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Johnny Depp’s Star Power Fading as ‘Mortdecai’ Flames Out

Betting on Johnny Depp’s “Mortdecai” has turned out to be a nightmare for Lionsgate and OddLot Entertainment, which financed the $60 million comedy that few want to see. It’s also another big black eye for Depp as the farce is the latest in a series of high-profile flops for the actor following “Transcendence,” “The Lone Ranger” and “Dark Shadows.”

Friday afternoon estimates showed the R-rated “Mortdecai” pulling in a mere $2 million on its opening day at 2,648 locations, with a weekend take estimated at less than $6 million — about half of recent forecasts. Despite Depp’s apparent efforts to channel the nuttiness of Peter Sellers, critics mostly hammered the film, which scored a dismal 13% on Rotten Tomatoes.

Depp’s career and stature as one of the biggest stars in the world is currently on shaky ground given his struggle to attract huge audiences outside of the “Pirates of the Caribbean” and “Alice in Wonderland” franchises.

Last year’s “Transcendence,” which carried a $100 million pricetag, grossed just $23 million domestically for Alcon and Warner Bros. while 2013’s “The Lone Ranger” was one of the biggest losers in recent years with Disney taking a $150 million writedown on the movie that cost $250 million to produce and more than $100 million to market worldwide. The film grossed just $261 million worldwide.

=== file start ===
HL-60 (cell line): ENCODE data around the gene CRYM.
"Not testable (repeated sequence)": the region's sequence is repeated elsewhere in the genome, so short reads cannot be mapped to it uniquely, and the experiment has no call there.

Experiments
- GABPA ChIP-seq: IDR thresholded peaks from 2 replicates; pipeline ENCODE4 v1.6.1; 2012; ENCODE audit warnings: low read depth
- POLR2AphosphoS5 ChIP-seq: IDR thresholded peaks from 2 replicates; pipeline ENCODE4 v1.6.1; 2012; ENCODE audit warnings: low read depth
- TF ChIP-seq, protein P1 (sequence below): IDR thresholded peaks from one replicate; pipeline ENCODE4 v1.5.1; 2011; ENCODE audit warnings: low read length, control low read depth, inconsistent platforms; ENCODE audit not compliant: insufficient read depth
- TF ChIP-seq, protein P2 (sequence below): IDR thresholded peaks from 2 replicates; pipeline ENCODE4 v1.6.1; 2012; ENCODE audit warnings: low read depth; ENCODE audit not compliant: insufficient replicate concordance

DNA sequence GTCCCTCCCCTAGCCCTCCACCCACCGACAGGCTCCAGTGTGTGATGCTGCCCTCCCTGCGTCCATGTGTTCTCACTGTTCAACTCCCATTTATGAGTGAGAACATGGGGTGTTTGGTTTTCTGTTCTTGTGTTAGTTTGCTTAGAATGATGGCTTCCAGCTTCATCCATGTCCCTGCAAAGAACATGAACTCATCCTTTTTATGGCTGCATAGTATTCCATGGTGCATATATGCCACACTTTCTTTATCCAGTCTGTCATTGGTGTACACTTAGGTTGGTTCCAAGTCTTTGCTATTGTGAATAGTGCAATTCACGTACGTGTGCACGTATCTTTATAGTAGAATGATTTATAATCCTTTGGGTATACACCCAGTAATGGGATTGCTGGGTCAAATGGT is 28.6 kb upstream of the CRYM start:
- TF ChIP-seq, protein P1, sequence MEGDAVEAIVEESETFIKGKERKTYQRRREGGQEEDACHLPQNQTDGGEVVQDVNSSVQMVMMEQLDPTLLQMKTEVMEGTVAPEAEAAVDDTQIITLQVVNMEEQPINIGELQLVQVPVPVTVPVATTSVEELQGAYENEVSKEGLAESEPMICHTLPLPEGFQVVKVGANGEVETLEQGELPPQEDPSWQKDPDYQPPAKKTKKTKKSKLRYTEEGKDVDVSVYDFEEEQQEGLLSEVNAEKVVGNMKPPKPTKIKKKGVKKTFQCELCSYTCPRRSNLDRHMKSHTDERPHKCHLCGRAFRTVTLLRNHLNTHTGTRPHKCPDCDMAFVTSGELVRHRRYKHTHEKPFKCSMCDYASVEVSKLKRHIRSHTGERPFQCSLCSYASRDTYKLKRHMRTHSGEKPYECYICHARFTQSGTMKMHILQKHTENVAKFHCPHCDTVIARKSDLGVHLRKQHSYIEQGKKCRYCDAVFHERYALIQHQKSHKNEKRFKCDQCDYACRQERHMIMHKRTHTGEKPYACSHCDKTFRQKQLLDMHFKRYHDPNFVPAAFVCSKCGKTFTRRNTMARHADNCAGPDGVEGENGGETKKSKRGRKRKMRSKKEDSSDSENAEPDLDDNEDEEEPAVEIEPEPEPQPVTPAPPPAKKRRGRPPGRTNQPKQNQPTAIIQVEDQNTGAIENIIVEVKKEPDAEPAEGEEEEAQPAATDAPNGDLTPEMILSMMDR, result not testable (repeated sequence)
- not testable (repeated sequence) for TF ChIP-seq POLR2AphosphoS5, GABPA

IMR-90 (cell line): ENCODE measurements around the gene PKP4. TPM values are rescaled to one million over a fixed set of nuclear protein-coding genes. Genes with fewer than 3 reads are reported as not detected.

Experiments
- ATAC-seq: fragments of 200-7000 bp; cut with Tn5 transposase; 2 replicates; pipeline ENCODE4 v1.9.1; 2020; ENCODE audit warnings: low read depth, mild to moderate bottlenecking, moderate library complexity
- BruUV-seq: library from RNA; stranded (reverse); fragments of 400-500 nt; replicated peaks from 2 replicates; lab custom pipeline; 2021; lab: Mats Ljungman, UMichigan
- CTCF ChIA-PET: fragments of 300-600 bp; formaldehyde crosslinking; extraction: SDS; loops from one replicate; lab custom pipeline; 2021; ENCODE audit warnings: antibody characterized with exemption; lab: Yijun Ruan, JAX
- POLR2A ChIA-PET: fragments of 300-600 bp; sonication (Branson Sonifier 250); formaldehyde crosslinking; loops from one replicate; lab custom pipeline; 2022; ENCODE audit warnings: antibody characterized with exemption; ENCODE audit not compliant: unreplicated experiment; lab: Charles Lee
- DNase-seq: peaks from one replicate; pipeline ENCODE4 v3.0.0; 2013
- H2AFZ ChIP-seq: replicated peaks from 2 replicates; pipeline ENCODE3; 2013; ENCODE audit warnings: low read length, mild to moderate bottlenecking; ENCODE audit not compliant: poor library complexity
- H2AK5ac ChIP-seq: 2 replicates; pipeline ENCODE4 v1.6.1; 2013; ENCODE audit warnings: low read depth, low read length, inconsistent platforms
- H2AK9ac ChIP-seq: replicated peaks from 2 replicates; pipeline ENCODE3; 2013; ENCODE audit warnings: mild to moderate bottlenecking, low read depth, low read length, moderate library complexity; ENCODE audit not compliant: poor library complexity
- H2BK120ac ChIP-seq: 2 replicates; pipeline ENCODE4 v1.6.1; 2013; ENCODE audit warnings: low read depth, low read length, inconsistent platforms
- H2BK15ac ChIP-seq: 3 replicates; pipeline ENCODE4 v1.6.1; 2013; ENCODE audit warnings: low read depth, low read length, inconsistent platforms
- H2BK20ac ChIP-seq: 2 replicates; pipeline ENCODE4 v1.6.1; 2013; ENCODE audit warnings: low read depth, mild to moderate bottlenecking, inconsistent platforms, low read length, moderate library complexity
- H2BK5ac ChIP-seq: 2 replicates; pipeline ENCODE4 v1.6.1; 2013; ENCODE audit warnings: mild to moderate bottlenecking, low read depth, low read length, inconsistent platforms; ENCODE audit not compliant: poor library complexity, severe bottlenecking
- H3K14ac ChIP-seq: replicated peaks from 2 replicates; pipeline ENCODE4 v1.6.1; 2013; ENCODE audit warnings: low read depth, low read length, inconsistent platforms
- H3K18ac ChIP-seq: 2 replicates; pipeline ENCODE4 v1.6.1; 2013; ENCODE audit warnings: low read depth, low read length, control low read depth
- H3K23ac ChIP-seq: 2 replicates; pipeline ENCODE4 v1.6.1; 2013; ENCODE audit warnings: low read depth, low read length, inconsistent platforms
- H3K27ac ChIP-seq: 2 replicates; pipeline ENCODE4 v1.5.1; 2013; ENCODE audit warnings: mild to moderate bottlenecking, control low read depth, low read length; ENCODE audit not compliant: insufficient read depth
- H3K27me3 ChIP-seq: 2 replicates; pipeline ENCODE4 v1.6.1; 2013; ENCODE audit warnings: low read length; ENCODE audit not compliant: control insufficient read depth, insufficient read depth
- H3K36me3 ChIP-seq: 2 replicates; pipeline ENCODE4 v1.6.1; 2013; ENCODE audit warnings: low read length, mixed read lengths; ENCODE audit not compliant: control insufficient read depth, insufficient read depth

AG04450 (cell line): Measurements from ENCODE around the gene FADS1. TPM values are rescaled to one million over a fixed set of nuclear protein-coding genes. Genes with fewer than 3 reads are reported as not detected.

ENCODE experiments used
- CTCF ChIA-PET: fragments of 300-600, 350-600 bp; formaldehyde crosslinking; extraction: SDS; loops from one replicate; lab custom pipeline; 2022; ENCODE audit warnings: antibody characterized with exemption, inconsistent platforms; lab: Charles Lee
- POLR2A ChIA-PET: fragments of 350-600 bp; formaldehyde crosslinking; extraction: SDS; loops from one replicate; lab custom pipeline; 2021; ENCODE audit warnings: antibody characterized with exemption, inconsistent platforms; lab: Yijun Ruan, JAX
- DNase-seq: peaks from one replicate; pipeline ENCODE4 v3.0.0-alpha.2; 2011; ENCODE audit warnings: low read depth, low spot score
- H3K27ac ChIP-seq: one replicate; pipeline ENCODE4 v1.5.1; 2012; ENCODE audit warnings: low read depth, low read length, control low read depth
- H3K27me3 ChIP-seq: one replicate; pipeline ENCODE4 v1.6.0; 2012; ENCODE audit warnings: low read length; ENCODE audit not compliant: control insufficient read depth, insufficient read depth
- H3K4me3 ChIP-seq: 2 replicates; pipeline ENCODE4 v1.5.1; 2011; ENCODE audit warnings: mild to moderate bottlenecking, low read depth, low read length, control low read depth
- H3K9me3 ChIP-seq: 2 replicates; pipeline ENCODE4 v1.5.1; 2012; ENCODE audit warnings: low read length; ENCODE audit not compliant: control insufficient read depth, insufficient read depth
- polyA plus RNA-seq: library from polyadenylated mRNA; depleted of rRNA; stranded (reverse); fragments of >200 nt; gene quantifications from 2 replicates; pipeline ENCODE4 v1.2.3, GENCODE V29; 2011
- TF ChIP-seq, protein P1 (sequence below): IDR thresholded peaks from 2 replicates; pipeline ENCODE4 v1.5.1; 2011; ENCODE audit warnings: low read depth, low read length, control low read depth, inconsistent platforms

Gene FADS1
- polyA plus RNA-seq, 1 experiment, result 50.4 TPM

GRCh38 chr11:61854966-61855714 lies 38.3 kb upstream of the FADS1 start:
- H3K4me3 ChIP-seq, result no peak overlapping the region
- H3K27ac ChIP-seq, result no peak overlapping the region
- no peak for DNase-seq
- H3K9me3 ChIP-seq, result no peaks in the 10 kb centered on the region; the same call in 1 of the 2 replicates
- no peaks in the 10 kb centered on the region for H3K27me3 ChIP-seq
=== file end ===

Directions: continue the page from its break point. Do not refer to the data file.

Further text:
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Depp’s next films are Warner Bros.’ untitled movie about Boston gangster Whitey Bulger, opening Sept. 18, and Disney’s sequel “Alice in Wonderland: Through the Looking Glass,” which opens on May 27, 2016.

The financial pain of “Mortdecai” will be ameliorated somewhat by Lionsgate’s financing structure, which uses foreign pre-sales to limit its downside. CEO Jon Feltheimer has told Wall Street analysts in recent years that using pre-sales as a hedge has limited the studio’s average exposure to about $13 million on each movie. Gigi Pritzker’s OddLot invested in “Mortdecai” as part of its financing partnership with Lionsgate.

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